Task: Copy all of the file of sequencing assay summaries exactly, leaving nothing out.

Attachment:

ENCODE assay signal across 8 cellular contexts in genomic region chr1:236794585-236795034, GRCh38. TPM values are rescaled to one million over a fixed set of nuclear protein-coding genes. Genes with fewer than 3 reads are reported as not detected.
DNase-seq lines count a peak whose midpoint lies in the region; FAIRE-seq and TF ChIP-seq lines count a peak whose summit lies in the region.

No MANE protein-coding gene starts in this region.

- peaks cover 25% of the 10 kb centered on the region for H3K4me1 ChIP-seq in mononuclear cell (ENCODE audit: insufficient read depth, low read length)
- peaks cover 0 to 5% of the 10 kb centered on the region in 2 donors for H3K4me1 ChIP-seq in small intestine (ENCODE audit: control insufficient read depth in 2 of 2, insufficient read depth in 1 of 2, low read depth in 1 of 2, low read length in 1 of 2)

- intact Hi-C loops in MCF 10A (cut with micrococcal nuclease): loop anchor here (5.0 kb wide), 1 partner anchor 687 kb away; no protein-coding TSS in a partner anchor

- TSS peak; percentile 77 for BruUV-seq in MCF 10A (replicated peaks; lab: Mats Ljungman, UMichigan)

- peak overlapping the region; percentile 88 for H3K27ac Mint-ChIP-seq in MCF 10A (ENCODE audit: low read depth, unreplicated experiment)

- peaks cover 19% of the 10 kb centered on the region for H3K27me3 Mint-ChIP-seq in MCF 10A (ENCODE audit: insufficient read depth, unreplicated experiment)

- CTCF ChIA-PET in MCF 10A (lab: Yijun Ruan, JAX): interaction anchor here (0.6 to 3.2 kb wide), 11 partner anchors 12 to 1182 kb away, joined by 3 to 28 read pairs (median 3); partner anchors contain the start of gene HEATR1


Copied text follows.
ENCODE assay signal across 8 cellular contexts in genomic region chr1:236794585-236795034, GRCh38. TPM values are rescaled to one million over a fixed set of nuclear protein-coding genes. Genes with fewer than 3 reads are reported as not detected.
DNase-seq lines count a peak whose midpoint lies in the region; FAIRE-seq and TF ChIP-seq lines count a peak whose summit lies in the region.

No MANE protein-coding gene starts in this region.

- peaks cover 25% of the 10 kb centered on the region for H3K4me1 ChIP-seq in mononuclear cell (ENCODE audit: insufficient read depth, low read length)
- peaks cover 0 to 5% of the 10 kb centered on the region in 2 donors for H3K4me1 ChIP-seq in small intestine (ENCODE audit: control insufficient read depth in 2 of 2, insufficient read depth in 1 of 2, low read depth in 1 of 2, low read length in 1 of 2)

- intact Hi-C loops in MCF 10A (cut with micrococcal nuclease): loop anchor here (5.0 kb wide), 1 partner anchor 687 kb away; no protein-coding TSS in a partner anchor

- TSS peak; percentile 77 for BruUV-seq in MCF 10A (replicated peaks; lab: Mats Ljungman, UMichigan)

- peak overlapping the region; percentile 88 for H3K27ac Mint-ChIP-seq in MCF 10A (ENCODE audit: low read depth, unreplicated experiment)

- peaks cover 19% of the 10 kb centered on the region for H3K27me3 Mint-ChIP-seq in MCF 10A (ENCODE audit: insufficient read depth, unreplicated experiment)

- CTCF ChIA-PET in MCF 10A (lab: Yijun Ruan, JAX): interaction anchor here (0.6 to 3.2 kb wide), 11 partner anchors 12 to 1182 kb away, joined by 3 to 28 read pairs (median 3); partner anchors contain the start of gene HEATR1